NSAID Use Linked to Lower Colorectal Cancer Mortality

Kate H. Gamble, Senior Editor
Published Online: Tuesday, October 25, 2011
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Postmenopausal women who reported using nonsteroidal anti-inflammatory drugs for at least 10 years at the time of enrollment in the Women’s Health Initiative study had a lower risk for death from colorectal cancer compared with those who had not used the drugs, according to data presented at the 10th American Association for Cancer Research International Conference on Frontiers in Cancer Prevention Research, held October 22-25 in Boston, Massachusetts.

“Our results suggest that nonsteroidal anti-inflammatory drug (NSAID) use is associated with lower colorectal cancer mortality among postmenopausal women who use these medications more consistently and for longer periods of time,” said Anna E. Coghill, MPH, a doctoral student in epidemiology at the University of Washington and Fred Hutchinson Cancer Research Center, in a statement.

Coghill and colleagues evaluated the association between aspirin and nonaspirin NSAID use and colorectal cancer mortality in 160,143 postmenopausal women enrolled in the Women’s Health Initiative (WHI) who did not report a history of colorectal cancer at baseline. The study population included women enrolled in the WHI clinical trials and women enrolled in the WHI observational study.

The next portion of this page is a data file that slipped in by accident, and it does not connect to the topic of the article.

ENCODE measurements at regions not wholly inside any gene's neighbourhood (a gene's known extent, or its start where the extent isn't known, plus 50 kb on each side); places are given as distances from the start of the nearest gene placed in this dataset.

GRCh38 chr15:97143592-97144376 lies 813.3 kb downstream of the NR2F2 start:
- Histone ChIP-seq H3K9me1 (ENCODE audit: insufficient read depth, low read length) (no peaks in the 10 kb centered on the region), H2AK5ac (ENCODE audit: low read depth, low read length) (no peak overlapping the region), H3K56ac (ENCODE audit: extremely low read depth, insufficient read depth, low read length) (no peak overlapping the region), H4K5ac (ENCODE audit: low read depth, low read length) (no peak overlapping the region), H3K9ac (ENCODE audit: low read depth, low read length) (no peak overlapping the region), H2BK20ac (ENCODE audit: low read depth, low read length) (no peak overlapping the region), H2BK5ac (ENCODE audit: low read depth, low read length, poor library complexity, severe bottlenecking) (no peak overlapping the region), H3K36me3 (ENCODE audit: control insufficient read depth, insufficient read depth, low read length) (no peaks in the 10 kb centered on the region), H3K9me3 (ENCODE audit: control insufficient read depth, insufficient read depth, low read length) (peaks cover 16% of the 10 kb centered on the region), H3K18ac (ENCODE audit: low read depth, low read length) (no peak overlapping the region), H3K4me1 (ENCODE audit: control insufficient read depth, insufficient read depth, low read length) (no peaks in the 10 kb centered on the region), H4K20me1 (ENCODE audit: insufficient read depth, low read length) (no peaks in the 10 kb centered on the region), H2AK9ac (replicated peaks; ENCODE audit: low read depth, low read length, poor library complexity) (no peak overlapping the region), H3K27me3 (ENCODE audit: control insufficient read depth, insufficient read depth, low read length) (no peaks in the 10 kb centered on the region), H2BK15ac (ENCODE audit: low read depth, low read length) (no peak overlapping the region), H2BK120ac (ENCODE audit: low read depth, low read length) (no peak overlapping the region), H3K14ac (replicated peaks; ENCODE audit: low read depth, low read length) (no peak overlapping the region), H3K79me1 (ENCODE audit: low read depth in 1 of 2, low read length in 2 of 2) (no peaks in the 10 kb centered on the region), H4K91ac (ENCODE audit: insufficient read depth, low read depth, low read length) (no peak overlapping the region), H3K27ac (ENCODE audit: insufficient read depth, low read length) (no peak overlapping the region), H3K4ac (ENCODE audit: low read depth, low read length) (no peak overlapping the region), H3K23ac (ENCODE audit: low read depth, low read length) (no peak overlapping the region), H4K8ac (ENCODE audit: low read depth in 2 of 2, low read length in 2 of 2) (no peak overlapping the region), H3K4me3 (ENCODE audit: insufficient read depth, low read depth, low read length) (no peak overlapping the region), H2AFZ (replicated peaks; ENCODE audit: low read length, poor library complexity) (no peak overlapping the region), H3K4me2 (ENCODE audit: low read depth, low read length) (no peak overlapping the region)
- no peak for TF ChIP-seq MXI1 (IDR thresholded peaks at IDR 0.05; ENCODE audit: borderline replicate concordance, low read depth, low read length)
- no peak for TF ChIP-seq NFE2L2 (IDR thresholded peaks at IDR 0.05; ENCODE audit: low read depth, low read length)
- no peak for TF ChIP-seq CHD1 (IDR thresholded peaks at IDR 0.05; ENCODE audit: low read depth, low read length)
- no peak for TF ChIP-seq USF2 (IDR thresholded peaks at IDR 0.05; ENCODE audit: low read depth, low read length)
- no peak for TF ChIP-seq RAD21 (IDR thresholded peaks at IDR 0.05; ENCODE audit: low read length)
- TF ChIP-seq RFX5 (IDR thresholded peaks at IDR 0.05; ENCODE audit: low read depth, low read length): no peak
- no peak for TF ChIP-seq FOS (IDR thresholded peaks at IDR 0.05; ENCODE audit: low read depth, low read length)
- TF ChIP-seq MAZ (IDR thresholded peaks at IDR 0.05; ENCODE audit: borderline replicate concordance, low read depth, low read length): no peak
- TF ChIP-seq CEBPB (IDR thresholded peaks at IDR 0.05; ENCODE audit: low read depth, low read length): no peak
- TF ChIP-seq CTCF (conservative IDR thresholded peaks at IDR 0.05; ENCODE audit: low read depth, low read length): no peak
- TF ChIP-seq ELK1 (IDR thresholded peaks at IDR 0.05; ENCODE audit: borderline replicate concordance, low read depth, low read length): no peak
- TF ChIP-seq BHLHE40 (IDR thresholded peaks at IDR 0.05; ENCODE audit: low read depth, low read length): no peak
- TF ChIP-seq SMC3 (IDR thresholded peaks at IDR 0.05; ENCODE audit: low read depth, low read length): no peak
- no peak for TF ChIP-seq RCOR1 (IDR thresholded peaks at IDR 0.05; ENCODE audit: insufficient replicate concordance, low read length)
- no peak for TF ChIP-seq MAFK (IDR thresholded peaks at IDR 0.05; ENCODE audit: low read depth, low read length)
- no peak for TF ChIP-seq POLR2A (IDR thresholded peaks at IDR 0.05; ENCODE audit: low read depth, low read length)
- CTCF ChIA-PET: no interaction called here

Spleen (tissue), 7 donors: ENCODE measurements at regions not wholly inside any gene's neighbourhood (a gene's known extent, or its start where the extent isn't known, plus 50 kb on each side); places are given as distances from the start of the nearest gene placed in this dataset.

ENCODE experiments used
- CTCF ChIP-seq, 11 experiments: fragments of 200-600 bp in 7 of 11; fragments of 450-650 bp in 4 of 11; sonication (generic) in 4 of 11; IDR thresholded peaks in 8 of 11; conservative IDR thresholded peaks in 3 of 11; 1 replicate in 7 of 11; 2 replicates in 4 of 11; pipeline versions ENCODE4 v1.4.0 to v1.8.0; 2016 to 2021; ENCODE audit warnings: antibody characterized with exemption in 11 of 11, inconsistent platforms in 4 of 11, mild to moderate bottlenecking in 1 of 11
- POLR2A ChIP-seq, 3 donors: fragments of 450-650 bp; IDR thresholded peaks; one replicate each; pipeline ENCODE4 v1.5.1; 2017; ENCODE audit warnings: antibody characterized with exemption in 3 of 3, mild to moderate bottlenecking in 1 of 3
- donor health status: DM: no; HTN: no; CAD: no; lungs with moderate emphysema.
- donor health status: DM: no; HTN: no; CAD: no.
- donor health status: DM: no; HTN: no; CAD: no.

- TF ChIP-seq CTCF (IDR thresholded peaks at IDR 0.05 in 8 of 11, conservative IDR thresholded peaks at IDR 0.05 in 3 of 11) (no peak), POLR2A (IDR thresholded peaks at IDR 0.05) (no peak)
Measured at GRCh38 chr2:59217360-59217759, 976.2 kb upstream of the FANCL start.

The study population, according to Coghill, represents a large and well-characterized cohort of postmenopausal women. Therefore, the medication data that was collected allowed for the investigation of multiple types, durations and strengths of NSAID use. The investigators confirmed 2,119 cases of colorectal cancer through medical reports and verified 492 deaths due to colorectal cancer through a centralized medical record and death certificate review.

Coghill and colleagues found that reported use of NSAIDs such as aspirin, ibuprofen and prescription NSAIDs at baseline, by itself, was not associated with colorectal cancer mortality.

However, women in the study who reported using NSAIDs at both study enrollment and three years after study enrollment exhibited an approximately 30% lower rate of death due to colorectal cancer compared with women who reported no NASID use or use at only 1 of these 2 time points. Researchers also observed significant reductions in colorectal cancer mortality among women who reported at least 10 years of NSAID use at study enrollment compared with those who reported no use.

“The results of our study help to further clarify the importance of different durations of NSAID use over time for the risk for dying from colorectal cancer,” Coghill said.


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